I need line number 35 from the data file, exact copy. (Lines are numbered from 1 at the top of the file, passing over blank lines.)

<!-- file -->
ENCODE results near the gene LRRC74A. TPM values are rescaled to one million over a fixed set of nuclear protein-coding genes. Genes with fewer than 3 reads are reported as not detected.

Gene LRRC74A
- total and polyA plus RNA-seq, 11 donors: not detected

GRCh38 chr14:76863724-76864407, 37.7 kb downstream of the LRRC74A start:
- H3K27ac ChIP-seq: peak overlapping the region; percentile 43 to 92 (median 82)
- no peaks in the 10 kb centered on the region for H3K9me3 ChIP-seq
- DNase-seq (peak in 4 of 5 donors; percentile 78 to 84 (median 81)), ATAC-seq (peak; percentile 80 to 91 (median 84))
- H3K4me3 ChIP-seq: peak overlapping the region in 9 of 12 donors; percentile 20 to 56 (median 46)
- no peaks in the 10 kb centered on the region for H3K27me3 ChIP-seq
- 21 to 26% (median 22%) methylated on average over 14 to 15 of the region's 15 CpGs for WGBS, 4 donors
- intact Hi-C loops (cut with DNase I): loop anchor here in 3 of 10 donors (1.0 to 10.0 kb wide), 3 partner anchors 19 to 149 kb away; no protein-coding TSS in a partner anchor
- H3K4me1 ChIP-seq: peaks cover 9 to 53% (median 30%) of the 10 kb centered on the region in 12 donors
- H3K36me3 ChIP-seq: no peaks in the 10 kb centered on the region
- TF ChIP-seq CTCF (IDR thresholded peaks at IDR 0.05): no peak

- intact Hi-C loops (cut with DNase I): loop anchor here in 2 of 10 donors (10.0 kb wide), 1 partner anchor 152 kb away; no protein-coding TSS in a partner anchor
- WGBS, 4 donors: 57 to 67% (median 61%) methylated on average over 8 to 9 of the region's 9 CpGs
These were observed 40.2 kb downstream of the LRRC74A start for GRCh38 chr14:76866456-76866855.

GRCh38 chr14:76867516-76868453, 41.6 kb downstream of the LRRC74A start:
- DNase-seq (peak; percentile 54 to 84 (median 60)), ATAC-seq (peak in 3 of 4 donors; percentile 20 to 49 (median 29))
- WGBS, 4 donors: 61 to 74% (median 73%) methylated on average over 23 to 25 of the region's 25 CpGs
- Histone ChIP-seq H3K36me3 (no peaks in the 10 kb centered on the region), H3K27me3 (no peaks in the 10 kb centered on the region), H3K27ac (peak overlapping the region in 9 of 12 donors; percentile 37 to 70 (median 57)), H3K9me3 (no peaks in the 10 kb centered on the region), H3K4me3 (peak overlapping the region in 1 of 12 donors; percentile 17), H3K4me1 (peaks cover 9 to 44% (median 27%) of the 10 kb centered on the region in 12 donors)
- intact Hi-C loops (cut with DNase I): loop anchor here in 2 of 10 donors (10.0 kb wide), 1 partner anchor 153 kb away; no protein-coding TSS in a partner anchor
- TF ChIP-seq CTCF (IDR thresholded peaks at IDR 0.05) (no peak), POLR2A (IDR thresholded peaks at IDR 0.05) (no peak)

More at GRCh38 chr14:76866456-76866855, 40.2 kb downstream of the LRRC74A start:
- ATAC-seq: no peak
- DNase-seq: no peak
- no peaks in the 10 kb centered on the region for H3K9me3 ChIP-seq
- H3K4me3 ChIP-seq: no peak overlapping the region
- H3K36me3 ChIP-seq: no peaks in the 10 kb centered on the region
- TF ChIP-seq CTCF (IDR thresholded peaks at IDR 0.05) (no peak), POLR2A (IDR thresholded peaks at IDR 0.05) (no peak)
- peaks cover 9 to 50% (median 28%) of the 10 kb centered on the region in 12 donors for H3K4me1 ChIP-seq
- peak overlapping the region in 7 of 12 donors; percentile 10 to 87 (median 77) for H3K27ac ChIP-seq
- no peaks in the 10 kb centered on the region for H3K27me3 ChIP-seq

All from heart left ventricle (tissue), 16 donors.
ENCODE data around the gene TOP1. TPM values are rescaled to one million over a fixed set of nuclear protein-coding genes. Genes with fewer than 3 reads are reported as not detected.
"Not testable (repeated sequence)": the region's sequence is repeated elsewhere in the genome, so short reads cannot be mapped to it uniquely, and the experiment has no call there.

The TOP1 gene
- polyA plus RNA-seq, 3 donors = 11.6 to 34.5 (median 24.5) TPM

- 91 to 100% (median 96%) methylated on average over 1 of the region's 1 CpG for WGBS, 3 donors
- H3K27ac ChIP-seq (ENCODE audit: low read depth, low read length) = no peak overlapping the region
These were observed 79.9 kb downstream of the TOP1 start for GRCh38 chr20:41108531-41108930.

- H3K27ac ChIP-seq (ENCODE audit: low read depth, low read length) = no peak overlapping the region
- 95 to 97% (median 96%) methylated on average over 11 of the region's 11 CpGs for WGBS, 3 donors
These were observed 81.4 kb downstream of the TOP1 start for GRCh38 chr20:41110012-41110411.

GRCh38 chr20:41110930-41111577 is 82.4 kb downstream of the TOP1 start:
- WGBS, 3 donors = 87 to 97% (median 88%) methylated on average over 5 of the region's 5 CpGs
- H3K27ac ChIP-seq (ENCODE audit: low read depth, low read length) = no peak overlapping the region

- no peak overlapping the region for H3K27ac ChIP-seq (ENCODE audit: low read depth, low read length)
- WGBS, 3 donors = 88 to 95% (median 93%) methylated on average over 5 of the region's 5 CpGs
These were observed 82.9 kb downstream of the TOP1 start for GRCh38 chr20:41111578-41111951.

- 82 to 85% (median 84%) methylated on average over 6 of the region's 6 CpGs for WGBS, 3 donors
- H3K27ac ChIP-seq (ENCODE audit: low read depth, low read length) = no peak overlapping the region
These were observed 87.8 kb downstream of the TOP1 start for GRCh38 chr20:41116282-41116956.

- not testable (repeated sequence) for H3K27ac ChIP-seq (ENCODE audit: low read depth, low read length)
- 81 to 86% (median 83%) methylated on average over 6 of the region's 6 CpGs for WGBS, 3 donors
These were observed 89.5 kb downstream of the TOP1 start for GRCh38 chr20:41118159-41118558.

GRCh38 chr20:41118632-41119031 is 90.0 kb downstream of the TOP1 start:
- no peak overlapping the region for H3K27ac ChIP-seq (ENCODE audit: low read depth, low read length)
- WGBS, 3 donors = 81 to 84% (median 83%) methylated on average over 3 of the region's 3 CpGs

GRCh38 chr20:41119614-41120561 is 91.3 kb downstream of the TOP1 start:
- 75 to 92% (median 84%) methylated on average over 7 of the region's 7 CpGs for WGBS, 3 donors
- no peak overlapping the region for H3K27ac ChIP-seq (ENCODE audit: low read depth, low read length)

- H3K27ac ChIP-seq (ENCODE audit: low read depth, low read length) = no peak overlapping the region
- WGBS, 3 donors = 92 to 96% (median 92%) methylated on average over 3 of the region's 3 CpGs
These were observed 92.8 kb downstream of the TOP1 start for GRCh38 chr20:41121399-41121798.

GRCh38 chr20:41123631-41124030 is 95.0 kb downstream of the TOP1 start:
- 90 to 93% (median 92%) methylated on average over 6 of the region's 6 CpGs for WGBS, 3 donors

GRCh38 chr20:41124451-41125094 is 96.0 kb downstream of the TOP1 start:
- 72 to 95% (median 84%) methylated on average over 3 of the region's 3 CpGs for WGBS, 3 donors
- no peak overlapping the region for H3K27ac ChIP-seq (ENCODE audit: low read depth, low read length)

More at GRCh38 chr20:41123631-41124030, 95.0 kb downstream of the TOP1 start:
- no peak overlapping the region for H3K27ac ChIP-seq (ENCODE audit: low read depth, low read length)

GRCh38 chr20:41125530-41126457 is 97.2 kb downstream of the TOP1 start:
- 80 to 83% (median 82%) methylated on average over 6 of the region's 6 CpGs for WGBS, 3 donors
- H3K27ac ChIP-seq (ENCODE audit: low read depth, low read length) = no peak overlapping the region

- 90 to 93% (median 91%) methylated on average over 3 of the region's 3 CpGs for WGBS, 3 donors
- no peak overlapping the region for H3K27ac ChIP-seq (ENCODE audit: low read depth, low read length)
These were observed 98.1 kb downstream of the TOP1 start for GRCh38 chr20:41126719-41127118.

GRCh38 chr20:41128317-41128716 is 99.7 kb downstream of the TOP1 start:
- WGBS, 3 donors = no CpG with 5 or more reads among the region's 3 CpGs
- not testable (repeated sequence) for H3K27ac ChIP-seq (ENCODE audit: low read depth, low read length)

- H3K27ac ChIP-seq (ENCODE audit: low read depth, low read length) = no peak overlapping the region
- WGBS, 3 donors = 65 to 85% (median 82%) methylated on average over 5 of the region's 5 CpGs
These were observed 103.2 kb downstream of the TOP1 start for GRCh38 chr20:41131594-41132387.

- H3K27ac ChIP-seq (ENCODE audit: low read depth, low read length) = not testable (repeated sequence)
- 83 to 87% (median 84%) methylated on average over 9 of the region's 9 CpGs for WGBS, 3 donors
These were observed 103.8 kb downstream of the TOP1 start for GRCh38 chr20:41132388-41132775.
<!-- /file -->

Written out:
ENCODE data around the gene TOP1. TPM values are rescaled to one million over a fixed set of nuclear protein-coding genes. Genes with fewer than 3 reads are reported as not detected.